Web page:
• John Calvin

    John Witte, Jr. (see profile)
    Church history, Calvin, Jean, 1509-1564, Law, Religion
    Item Type:
    Book chapter
    Christian Republic, Church and State, Law and Religion, Natural law, Natural Rights, John Calvin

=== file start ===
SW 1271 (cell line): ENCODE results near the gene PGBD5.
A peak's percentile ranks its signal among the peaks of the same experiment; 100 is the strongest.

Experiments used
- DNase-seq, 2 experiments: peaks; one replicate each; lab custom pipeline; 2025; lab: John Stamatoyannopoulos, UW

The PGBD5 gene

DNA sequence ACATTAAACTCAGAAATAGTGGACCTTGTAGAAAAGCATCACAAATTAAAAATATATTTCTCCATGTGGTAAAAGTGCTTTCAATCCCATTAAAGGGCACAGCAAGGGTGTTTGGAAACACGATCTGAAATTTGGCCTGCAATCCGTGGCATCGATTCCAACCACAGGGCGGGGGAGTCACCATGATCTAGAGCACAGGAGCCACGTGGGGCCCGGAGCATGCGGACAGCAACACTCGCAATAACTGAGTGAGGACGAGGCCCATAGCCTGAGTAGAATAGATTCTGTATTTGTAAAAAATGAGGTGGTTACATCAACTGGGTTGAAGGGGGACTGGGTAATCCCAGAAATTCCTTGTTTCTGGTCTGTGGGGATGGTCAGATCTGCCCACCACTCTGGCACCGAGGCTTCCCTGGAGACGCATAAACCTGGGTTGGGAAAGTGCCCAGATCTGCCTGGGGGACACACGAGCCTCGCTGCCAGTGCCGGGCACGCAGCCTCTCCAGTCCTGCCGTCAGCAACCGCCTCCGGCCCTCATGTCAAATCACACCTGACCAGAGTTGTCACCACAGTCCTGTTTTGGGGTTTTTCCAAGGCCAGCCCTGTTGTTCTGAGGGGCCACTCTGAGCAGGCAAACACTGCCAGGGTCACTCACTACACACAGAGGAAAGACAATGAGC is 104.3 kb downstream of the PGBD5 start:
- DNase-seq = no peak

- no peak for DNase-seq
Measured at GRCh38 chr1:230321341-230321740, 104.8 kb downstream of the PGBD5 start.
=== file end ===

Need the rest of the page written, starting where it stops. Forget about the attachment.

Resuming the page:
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    French-born Protestant Reformer, John Calvin, led a sweeping reformation of law, politics, and society in sixteenth-century Geneva. Building on classical and earlier Christian sources, Calvin developed an innovative and integrative theory of rights and liberties, church and state, authority and power, natural law and positive law. Particular striking was his use of the Decalogue as a source and summary of natural law, and as a template for spiritual and civil laws and rights in a Christian republic. Also novel was his theory of the uses of natural and positive law to cultivate a baseline civil morality and an aspirational spiritual morality for each member of the community. Calvin and his followers believed in law, as a deterrent against sin, an inducement to grace, and a teacher of Christian virtue. They also believed in liberty, structuring their churches and states alike to minimize the sins of their rulers and to maximize the liberties of their subjects. Calvin distilled his legal teachings into sundry public, private, penal, and procedural laws for Geneva, and he broadcast them widely among other French and other European jurists, theologians, and political leaders of his day. His work helped shape Western legal thought and practice until the modern Enlightenment, and several of his basic teachings about law, politics, and society still live on today both in secular legal thought and in modern Protestant churches.
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